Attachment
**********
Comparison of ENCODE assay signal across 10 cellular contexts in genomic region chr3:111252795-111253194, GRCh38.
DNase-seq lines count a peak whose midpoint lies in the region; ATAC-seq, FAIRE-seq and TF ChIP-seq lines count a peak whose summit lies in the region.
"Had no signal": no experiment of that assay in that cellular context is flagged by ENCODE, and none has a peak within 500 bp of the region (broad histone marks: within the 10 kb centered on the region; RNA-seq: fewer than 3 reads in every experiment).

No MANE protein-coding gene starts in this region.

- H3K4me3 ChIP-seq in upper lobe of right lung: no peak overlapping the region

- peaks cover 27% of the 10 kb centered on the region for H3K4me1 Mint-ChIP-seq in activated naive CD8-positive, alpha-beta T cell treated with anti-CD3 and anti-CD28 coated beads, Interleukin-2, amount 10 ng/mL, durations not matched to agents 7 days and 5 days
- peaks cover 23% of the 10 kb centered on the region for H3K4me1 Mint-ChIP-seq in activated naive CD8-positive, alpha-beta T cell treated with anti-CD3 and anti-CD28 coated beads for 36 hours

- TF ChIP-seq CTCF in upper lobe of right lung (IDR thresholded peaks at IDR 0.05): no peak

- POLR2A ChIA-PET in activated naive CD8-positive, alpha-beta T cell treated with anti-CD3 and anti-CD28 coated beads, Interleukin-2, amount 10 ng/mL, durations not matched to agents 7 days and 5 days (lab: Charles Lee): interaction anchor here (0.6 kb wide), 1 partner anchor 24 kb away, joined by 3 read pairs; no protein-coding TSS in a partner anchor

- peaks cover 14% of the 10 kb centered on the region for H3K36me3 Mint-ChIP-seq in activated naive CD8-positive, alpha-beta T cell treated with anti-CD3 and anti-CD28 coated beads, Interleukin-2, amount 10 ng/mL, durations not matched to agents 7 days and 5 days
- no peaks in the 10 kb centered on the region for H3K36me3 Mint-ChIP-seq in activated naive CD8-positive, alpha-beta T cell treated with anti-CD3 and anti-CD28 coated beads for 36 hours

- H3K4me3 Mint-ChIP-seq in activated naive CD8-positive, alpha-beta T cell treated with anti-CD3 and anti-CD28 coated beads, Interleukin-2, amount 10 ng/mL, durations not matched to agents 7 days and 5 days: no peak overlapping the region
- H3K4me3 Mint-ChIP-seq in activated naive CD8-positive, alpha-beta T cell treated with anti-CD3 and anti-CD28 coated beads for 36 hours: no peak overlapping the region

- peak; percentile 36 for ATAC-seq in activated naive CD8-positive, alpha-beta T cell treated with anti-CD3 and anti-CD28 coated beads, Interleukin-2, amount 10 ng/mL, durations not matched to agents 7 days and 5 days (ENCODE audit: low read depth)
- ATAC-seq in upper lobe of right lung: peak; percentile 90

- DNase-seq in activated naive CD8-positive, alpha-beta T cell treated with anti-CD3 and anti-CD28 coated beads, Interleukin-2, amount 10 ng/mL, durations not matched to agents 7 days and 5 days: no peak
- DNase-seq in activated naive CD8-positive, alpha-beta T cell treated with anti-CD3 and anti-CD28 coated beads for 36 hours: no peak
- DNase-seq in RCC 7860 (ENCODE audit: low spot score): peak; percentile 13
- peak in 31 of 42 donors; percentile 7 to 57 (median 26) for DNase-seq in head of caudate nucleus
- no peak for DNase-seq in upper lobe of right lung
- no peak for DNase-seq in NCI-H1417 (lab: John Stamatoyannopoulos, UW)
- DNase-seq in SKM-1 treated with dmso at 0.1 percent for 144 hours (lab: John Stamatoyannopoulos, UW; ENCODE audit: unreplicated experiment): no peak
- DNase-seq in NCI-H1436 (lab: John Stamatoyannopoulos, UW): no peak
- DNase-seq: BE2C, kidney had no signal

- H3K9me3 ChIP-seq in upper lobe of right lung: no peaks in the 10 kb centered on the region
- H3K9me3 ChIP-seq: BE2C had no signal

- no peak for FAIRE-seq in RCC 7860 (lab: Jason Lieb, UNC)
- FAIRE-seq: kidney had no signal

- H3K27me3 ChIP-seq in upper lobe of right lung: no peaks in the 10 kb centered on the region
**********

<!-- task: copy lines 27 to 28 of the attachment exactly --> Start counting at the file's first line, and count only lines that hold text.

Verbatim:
- no peak for FAIRE-seq in RCC 7860 (lab: Jason Lieb, UNC)
- FAIRE-seq: kidney had no signal